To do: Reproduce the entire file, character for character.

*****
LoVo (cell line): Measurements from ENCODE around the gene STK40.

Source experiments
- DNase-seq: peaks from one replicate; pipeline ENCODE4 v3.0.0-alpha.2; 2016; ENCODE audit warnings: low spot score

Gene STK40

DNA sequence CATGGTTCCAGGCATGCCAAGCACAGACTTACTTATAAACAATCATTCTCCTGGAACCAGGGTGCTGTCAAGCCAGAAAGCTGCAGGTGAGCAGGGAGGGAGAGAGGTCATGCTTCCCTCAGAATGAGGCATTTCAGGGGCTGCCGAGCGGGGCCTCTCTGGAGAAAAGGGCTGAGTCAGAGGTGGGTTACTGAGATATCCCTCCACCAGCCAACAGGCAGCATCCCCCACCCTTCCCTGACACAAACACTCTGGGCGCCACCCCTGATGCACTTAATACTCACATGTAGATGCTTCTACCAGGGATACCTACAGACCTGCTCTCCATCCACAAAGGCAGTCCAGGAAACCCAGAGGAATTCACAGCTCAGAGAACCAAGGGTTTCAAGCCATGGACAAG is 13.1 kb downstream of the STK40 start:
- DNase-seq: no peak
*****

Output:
LoVo (cell line): Measurements from ENCODE around the gene STK40.

Source experiments
- DNase-seq: peaks from one replicate; pipeline ENCODE4 v3.0.0-alpha.2; 2016; ENCODE audit warnings: low spot score

Gene STK40

DNA sequence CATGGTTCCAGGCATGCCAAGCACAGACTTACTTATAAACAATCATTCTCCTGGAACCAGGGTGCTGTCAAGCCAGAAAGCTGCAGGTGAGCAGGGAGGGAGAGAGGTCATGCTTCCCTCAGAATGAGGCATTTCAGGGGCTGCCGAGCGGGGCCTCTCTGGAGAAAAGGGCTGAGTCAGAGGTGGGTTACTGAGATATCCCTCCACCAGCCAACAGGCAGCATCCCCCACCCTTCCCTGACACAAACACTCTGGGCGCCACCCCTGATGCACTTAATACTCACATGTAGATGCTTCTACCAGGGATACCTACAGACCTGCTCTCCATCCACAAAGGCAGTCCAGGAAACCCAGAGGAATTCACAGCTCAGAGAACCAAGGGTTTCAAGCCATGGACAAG is 13.1 kb downstream of the STK40 start:
- DNase-seq: no peak